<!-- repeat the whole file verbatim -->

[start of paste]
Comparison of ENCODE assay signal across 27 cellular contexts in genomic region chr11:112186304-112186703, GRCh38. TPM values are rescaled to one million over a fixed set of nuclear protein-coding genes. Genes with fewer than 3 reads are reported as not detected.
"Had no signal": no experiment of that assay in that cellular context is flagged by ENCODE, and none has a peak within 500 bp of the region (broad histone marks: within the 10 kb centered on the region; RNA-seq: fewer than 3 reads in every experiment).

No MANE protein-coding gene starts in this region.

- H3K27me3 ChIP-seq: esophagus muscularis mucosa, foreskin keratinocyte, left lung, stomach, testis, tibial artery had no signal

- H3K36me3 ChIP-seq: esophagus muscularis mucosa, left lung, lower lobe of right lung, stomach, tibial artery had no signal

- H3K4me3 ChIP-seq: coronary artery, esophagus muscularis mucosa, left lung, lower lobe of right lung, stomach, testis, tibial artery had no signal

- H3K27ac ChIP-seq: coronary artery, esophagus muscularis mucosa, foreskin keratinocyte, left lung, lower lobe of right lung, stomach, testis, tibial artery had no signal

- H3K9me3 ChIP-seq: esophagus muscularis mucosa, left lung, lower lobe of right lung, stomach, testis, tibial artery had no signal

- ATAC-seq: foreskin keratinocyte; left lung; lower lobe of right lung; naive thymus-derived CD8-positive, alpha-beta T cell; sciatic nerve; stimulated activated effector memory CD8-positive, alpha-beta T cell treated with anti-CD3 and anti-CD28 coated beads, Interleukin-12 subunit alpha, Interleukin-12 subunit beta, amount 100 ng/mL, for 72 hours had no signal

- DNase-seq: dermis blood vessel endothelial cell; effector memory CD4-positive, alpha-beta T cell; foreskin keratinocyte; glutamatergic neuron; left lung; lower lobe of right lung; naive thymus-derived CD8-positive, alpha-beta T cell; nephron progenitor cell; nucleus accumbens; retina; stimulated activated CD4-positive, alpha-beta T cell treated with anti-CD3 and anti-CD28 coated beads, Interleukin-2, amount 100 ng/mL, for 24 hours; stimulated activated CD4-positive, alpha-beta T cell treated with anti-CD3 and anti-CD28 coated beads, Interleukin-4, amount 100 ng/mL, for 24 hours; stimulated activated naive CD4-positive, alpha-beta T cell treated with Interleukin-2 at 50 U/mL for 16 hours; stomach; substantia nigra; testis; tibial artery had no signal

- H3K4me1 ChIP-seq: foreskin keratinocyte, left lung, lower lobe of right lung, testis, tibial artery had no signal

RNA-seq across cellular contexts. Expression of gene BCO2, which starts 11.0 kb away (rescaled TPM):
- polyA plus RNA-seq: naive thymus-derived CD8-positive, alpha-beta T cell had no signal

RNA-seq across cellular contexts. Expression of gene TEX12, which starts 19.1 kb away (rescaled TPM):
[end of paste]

Comparison of ENCODE assay signal across 27 cellular contexts in genomic region chr11:112186304-112186703, GRCh38. TPM values are rescaled to one million over a fixed set of nuclear protein-coding genes. Genes with fewer than 3 reads are reported as not detected.
"Had no signal": no experiment of that assay in that cellular context is flagged by ENCODE, and none has a peak within 500 bp of the region (broad histone marks: within the 10 kb centered on the region; RNA-seq: fewer than 3 reads in every experiment).

No MANE protein-coding gene starts in this region.

- H3K27me3 ChIP-seq: esophagus muscularis mucosa, foreskin keratinocyte, left lung, stomach, testis, tibial artery had no signal

- H3K36me3 ChIP-seq: esophagus muscularis mucosa, left lung, lower lobe of right lung, stomach, tibial artery had no signal

- H3K4me3 ChIP-seq: coronary artery, esophagus muscularis mucosa, left lung, lower lobe of right lung, stomach, testis, tibial artery had no signal

- H3K27ac ChIP-seq: coronary artery, esophagus muscularis mucosa, foreskin keratinocyte, left lung, lower lobe of right lung, stomach, testis, tibial artery had no signal

- H3K9me3 ChIP-seq: esophagus muscularis mucosa, left lung, lower lobe of right lung, stomach, testis, tibial artery had no signal

- ATAC-seq: foreskin keratinocyte; left lung; lower lobe of right lung; naive thymus-derived CD8-positive, alpha-beta T cell; sciatic nerve; stimulated activated effector memory CD8-positive, alpha-beta T cell treated with anti-CD3 and anti-CD28 coated beads, Interleukin-12 subunit alpha, Interleukin-12 subunit beta, amount 100 ng/mL, for 72 hours had no signal

- DNase-seq: dermis blood vessel endothelial cell; effector memory CD4-positive, alpha-beta T cell; foreskin keratinocyte; glutamatergic neuron; left lung; lower lobe of right lung; naive thymus-derived CD8-positive, alpha-beta T cell; nephron progenitor cell; nucleus accumbens; retina; stimulated activated CD4-positive, alpha-beta T cell treated with anti-CD3 and anti-CD28 coated beads, Interleukin-2, amount 100 ng/mL, for 24 hours; stimulated activated CD4-positive, alpha-beta T cell treated with anti-CD3 and anti-CD28 coated beads, Interleukin-4, amount 100 ng/mL, for 24 hours; stimulated activated naive CD4-positive, alpha-beta T cell treated with Interleukin-2 at 50 U/mL for 16 hours; stomach; substantia nigra; testis; tibial artery had no signal

- H3K4me1 ChIP-seq: foreskin keratinocyte, left lung, lower lobe of right lung, testis, tibial artery had no signal

RNA-seq across cellular contexts. Expression of gene BCO2, which starts 11.0 kb away (rescaled TPM):
- polyA plus RNA-seq: naive thymus-derived CD8-positive, alpha-beta T cell had no signal

RNA-seq across cellular contexts. Expression of gene TEX12, which starts 19.1 kb away (rescaled TPM):